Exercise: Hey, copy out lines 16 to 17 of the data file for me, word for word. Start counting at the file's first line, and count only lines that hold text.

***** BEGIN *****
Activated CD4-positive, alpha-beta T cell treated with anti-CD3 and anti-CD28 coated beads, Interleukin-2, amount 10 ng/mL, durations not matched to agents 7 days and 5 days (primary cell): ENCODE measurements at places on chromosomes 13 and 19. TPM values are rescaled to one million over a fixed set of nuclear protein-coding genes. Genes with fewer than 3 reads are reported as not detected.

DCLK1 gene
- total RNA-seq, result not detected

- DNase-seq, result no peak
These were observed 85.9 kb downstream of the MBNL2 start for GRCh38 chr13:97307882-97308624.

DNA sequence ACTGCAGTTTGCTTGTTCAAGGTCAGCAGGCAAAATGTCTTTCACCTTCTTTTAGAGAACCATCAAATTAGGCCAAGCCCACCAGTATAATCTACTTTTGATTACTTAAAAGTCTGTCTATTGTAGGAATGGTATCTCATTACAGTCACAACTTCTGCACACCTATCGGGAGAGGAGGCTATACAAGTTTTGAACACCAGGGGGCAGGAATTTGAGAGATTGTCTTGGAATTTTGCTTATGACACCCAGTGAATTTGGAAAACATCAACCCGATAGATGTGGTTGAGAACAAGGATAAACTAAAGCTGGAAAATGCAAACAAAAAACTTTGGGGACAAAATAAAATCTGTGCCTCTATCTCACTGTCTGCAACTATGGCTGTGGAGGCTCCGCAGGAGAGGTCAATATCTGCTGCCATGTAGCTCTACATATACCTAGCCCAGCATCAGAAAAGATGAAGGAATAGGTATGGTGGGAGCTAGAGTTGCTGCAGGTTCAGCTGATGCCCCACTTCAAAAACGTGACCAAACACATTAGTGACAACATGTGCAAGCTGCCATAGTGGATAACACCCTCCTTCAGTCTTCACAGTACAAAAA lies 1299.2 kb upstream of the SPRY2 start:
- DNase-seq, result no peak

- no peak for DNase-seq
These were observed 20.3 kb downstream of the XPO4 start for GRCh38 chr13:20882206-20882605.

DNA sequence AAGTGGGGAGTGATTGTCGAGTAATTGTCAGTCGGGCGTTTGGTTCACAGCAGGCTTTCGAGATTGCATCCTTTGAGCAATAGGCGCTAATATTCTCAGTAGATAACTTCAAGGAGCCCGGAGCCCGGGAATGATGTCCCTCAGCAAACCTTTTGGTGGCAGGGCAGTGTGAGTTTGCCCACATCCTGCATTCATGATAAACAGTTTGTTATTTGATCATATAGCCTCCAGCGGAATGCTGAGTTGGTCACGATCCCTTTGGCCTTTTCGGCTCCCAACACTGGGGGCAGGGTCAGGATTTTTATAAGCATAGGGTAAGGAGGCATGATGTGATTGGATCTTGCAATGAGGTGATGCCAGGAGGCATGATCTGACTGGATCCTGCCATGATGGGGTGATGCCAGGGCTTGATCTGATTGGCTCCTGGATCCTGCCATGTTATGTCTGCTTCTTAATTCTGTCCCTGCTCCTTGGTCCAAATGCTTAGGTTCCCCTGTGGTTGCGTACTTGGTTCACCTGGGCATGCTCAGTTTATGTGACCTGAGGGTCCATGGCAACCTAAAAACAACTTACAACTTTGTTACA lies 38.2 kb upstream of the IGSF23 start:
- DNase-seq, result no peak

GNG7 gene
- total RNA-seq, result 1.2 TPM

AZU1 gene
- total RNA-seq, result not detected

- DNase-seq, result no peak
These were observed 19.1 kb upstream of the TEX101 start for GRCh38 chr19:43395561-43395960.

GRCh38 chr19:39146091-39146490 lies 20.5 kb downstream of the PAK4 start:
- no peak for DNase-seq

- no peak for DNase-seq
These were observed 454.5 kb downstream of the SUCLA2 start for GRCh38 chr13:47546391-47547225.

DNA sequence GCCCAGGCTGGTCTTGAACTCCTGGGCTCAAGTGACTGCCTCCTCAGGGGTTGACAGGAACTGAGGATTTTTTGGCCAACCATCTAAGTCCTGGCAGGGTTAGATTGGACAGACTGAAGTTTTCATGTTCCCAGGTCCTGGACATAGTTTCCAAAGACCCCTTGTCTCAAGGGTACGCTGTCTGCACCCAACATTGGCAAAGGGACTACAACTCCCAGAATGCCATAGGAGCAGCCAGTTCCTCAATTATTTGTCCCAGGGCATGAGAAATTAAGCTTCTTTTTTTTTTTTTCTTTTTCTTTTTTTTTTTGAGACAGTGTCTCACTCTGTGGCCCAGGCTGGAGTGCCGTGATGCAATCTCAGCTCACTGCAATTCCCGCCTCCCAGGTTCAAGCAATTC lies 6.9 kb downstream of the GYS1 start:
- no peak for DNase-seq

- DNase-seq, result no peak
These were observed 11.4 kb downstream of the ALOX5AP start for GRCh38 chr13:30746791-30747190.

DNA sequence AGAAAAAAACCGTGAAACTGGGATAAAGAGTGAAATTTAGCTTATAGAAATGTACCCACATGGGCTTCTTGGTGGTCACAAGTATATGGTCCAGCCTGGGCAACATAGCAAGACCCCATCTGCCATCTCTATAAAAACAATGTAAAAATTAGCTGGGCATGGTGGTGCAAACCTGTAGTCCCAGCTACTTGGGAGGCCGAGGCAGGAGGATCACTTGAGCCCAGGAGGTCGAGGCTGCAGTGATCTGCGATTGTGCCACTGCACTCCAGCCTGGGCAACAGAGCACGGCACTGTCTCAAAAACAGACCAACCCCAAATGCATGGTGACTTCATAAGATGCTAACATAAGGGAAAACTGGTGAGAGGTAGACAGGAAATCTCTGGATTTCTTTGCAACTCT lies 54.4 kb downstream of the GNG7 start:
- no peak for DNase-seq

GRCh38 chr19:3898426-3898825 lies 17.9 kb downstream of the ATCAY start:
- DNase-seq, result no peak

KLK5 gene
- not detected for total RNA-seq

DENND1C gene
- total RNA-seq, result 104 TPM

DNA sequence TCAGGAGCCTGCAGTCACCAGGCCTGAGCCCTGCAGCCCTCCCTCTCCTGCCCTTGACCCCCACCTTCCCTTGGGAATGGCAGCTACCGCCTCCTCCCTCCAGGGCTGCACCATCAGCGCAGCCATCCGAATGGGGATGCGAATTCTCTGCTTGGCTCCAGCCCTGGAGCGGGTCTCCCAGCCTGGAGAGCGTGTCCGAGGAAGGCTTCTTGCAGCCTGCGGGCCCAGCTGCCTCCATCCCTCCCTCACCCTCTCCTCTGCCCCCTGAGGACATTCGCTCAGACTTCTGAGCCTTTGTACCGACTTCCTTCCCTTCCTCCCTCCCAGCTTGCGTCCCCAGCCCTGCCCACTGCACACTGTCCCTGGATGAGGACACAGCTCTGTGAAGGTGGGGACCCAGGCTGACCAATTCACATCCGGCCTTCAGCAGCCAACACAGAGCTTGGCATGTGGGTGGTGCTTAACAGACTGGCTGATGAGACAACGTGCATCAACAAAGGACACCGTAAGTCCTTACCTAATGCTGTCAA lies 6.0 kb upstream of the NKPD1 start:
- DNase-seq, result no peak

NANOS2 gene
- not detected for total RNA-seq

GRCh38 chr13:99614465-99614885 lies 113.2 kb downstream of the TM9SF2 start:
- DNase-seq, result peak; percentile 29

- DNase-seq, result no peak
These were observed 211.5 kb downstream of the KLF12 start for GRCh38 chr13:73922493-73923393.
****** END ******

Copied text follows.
- DNase-seq, result no peak
These were observed 19.1 kb upstream of the TEX101 start for GRCh38 chr19:43395561-43395960.